In response, Huntsman argued that the merger agreement requires Hexion to use its “reasonable best efforts” to close the merger, regardless of whether it can secure financing. In fact, Huntsman accused Hexion of knowingly and intentionally breaching the merger agreement by seeking the “insolvency opinion” from Duff & Phelps, and then furnishing that opinion to its banks.

The parties similarly differed on whether Huntsman’s recent decline in earnings constituted an MAE. The merger agreement defined an MAE as specifically excluding any event “resulting from or relating to changes in general economic or financial market conditions,” unless the event has had a “disproportionate effect” on Huntsman “as compared to other Persons engaged in the chemical industry.” While Hexion and Huntsman argued whether or not Huntsman’s poor financial performance was long term and “material,” their experts also presented diverging views as to the appropriate peer group to include within the “chemical industry” and how to measure “disproportionality” compared with that group.

The Court’s Opinion

MAE Analysis. In his post-trial opinion, Vice Chancellor Lamb first considered whether Hexion’s obligation to close the merger was excused by the occurrence of an MAE. Citing its earlier decision in In re IBP, Inc. Shareholders Litigation, 789 A.2d 14 (Del. Ch. 2001), the court observed preliminarily that “[f]or the purpose of determining whether an MAE has occurred, changes in corporate fortune must be examined in the context in which the parties were transacting…. The important consideration therefore is whether there has been an adverse change in the target’s business that is consequential to the company’s long-term earnings power over a commercially reasonable period, which one would expect to be measured in years rather than months.” Slip op. at 39.1 The court further stated that a target’s pre-closing decline in earnings “to constitute a material adverse effect … must be expected to persist significantly into the future.” Id. at 40.

Vice Chancellor Lamb’s opinion made other significant rulings concerning how the court determines whether an MAE has occurred. For example, the court held that, regardless of whether an MAE clause is framed as a representation, a warranty, a condition to closing or otherwise, the burden of proving an MAE “rests on the party seeking to excuse its performance under the contract.” Slip op. at 42. In considering the appropriate benchmark to use in examining a target’s business operations, the court rejected the use of earnings per share, opting instead to consider Huntsman’s EBITDA as “a better measure of the operational results of the business.” Id. at 43.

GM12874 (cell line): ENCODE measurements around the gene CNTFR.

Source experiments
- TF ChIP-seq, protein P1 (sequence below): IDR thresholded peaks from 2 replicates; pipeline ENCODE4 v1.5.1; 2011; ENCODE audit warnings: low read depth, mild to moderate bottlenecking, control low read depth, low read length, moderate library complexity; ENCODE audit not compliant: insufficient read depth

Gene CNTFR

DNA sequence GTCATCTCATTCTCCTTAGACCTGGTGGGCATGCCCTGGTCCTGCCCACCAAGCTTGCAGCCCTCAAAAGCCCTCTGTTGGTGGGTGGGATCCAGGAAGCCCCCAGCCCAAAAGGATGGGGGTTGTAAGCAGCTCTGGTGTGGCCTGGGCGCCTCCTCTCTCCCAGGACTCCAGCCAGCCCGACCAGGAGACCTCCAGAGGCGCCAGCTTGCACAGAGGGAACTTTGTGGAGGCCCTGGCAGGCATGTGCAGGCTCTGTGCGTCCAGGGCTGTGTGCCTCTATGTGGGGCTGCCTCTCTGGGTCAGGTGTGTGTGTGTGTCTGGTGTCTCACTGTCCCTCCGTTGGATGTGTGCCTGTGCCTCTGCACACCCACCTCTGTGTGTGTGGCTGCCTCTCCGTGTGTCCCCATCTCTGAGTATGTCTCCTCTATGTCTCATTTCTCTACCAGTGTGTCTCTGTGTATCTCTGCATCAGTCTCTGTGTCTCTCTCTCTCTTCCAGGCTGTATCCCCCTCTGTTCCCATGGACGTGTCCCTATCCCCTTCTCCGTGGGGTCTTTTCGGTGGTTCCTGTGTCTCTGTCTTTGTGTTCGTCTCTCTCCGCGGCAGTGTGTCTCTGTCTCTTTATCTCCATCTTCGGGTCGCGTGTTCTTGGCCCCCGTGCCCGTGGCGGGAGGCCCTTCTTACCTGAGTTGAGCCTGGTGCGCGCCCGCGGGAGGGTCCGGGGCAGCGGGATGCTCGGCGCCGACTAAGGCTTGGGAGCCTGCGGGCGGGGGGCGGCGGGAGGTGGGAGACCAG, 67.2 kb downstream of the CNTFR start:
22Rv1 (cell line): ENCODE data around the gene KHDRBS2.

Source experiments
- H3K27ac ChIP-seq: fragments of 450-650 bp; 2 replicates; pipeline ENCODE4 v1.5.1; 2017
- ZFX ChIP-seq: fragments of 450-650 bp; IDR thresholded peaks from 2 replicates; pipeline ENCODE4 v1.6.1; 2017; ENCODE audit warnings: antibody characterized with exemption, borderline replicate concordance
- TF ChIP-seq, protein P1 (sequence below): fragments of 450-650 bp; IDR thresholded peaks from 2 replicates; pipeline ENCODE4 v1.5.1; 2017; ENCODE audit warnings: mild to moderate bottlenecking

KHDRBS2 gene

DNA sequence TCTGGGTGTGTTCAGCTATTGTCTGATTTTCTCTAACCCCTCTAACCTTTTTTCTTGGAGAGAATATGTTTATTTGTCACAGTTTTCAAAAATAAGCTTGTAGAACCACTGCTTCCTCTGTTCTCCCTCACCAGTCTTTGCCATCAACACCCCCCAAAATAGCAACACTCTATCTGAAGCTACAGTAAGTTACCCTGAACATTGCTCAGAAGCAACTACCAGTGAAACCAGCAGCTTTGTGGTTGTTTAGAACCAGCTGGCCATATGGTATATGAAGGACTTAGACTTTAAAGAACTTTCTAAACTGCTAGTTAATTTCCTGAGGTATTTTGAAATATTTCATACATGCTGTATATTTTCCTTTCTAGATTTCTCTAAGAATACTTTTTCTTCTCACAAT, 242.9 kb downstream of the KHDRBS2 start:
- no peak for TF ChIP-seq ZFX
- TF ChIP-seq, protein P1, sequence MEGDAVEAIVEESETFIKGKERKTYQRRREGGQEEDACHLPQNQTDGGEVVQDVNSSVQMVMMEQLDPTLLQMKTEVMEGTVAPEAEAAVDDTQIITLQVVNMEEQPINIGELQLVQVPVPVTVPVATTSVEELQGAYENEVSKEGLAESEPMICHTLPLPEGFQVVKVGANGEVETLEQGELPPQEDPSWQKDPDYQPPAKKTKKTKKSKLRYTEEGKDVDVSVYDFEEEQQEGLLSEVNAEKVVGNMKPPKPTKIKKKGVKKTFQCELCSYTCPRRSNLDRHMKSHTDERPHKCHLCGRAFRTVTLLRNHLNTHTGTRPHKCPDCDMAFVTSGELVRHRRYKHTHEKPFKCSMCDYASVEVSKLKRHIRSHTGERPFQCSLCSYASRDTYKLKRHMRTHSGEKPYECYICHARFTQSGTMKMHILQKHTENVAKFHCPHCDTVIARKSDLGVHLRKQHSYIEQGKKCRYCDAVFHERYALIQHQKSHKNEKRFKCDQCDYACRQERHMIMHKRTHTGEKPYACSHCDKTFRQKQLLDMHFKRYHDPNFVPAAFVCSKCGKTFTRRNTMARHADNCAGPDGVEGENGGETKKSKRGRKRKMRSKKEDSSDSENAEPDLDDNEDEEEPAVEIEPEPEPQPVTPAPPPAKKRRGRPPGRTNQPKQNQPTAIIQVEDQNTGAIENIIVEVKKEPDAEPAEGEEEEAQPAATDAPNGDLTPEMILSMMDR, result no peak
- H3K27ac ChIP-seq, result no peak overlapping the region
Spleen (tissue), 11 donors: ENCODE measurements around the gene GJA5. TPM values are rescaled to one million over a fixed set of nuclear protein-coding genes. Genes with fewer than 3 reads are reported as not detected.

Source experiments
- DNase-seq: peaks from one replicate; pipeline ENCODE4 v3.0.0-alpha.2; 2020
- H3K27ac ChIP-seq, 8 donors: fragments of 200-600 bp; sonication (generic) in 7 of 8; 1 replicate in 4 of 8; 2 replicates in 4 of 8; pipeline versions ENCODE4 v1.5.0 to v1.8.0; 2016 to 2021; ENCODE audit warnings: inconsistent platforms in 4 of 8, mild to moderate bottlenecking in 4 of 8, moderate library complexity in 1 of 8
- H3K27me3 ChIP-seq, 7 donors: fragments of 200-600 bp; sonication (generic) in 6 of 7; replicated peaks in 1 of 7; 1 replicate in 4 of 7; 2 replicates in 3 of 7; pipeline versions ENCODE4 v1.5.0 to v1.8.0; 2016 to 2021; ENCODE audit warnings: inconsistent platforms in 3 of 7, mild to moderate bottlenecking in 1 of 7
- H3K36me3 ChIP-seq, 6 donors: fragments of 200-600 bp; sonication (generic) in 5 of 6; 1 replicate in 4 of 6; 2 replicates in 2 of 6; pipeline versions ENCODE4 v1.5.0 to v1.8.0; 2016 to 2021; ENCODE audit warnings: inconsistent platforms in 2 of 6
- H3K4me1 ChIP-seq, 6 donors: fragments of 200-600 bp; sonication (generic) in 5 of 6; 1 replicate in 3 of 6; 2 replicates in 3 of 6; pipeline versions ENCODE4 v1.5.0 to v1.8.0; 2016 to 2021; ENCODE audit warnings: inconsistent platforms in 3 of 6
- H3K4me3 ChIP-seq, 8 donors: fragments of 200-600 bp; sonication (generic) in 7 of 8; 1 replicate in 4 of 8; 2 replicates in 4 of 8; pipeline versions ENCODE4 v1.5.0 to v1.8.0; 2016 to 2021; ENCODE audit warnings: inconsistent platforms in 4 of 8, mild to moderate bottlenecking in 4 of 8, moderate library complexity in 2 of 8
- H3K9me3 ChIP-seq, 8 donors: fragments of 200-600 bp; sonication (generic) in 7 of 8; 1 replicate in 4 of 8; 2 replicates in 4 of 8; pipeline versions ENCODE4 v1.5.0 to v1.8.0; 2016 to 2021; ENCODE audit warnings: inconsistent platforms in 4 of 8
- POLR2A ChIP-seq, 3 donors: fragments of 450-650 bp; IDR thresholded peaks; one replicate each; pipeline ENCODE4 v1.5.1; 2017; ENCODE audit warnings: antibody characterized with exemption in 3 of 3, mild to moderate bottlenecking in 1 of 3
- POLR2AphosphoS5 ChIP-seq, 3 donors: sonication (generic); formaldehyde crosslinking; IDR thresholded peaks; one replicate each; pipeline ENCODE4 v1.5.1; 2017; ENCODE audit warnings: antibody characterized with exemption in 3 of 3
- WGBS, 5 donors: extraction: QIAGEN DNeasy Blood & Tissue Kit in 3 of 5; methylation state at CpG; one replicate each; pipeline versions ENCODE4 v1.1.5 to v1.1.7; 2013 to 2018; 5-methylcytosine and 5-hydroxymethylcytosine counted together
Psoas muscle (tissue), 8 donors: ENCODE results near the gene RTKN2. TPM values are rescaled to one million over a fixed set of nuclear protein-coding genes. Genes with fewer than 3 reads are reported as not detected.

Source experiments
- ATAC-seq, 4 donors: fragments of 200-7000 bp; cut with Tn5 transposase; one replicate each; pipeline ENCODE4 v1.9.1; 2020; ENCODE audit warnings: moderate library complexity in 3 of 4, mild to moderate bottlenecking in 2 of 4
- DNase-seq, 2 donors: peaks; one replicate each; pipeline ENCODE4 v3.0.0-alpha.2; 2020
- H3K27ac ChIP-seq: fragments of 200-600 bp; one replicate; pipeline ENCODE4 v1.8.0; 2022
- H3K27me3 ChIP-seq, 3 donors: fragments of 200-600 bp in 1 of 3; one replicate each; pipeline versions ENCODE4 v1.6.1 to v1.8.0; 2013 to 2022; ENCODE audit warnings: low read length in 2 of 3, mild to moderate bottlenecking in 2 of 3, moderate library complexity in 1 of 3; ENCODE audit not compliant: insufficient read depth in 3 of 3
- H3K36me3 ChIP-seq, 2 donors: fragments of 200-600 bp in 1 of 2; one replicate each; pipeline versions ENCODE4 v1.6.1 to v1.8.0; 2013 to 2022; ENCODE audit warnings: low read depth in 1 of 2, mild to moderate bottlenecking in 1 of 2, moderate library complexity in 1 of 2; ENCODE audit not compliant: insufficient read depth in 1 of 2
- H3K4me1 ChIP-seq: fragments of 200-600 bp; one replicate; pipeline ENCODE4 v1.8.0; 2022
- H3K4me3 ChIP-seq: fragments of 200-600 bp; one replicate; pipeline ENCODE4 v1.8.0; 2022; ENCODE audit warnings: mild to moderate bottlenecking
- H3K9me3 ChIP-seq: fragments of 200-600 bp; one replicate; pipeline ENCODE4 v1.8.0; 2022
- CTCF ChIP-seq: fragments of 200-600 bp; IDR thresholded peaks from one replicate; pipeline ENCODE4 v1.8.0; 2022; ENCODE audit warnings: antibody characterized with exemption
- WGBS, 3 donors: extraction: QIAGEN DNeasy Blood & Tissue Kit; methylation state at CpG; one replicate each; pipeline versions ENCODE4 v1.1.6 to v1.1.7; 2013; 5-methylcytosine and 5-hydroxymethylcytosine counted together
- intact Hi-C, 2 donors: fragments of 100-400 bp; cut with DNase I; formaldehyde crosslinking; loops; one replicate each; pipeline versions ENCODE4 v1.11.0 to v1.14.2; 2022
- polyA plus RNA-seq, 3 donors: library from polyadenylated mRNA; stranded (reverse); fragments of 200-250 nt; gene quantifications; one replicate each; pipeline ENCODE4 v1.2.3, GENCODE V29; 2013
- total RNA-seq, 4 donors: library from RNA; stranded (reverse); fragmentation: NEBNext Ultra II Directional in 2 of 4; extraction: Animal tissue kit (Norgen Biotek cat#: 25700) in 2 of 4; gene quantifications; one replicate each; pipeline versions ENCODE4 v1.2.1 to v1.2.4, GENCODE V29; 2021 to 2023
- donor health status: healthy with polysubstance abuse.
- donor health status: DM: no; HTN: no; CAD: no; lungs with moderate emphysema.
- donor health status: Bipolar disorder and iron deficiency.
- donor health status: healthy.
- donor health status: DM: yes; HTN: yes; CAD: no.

Applying this analytical framework, the court found that, while Huntsman had suffered through a difficult year since signing the merger agreement, its performance was not sufficiently impaired to constitute an MAE.

First, Vice Chancellor Lamb rejected Hexion’s argument that Huntsman’s failure to meet its management’s 2007 projections was an MAE, finding that Huntsman expressly disclaimed in the merger agreement making any representations or warranties concerning those projections. Instead, the court examined Huntsman’s EBITDA for each relevant year and quarter, and compared it with the prior year’s equivalent period—for example, Huntsman’s 2007 EBITDA was 3 percent lower than 2006, and projections for 2008 EBITDA estimated a decrease of 7–11 percent from 2007. In sum, the Court found that these declines “do not add up to an MAE, particularly in the face of macroeconomic challenges Huntsman has faced since the middle of 2007 as a result of rapidly increased crude oil and natural gas prices and unfavorable foreign exchange rates.” Slip op. at 50-51.

Vice Chancellor Lamb also declined to focus on Huntsman’s two most troubled divisions, holding instead that the MAE should be determined based on an examination of the company as a whole. Having found that Hexion did not carry its burden of proving the existence of an MAE in the first instance, the court found it unnecessary to consider whether the merger agreement’s “disproportionate effect” carve-out applied.

Second, the court considered whether Hexion had knowingly and intentionally breached the merger agreement and, thus, whether its liability for any failure to close would exceed the agreed-upon $325 million termination fee. Drawing upon traditional criminal law notions of intent, the Vice Chancellor concluded that “a ‘knowing and intentional’ breach, as used in the merger agreement, is the taking of a deliberate act, which act constitutes in and of itself a breach of the merger agreement, even if breaching was not the conscious object of the act.” Slip op. at 59-60. Applying this definition, the court found that Hexion knowingly and intentionally breached its obligations under the merger agreement to (1) “use its reasonable best efforts” to consummate financing with Credit Suisse and Deutsche Bank, and (2) notify Huntsman within two business days if, for any reason, Hexion “no longer believes in good faith that it will be able to obtain all or any portion of the Financing.” Among other things, the court held that Hexion’s solicitation of the insolvency opinion from Duff & Phelps, and its subsequent failure to notify Huntsman once it believed that opinion compromised its ability to secure financing, were deliberate breaches of these covenants.

The court further concluded that, even if the combined entity would be insolvent, the merger agreement contained no “financing out” clause for Hexion that would excuse it from closing the merger. As a result, Vice Chancellor Lamb declined to resolve the solvency issue, holding that such an issue would not arise unless and until the lenders determined whether to fund the transaction under the Commitment Letter. 

Interestingly, the merger agreement contained express provisions permitting specific performance of the agreement, but particularly excluded specific performance of the purchaser’s obligation to close the merger. Accordingly, Huntsman was not entitled to an order specifically directing Hexion to close the merger.

However, the court did order Hexion to perform its other obligations under the agreement, including its obligation to pursue financing of the transaction. If Credit Suisse and Deutsche Bank later agree to fund the transaction, Hexion could nonetheless decide not to close. As the court noted, however, doing so could potentially render Hexion liable to Huntsman for contractual damages in excess of $325 million, based on the court’s finding of a knowing and intentional breach.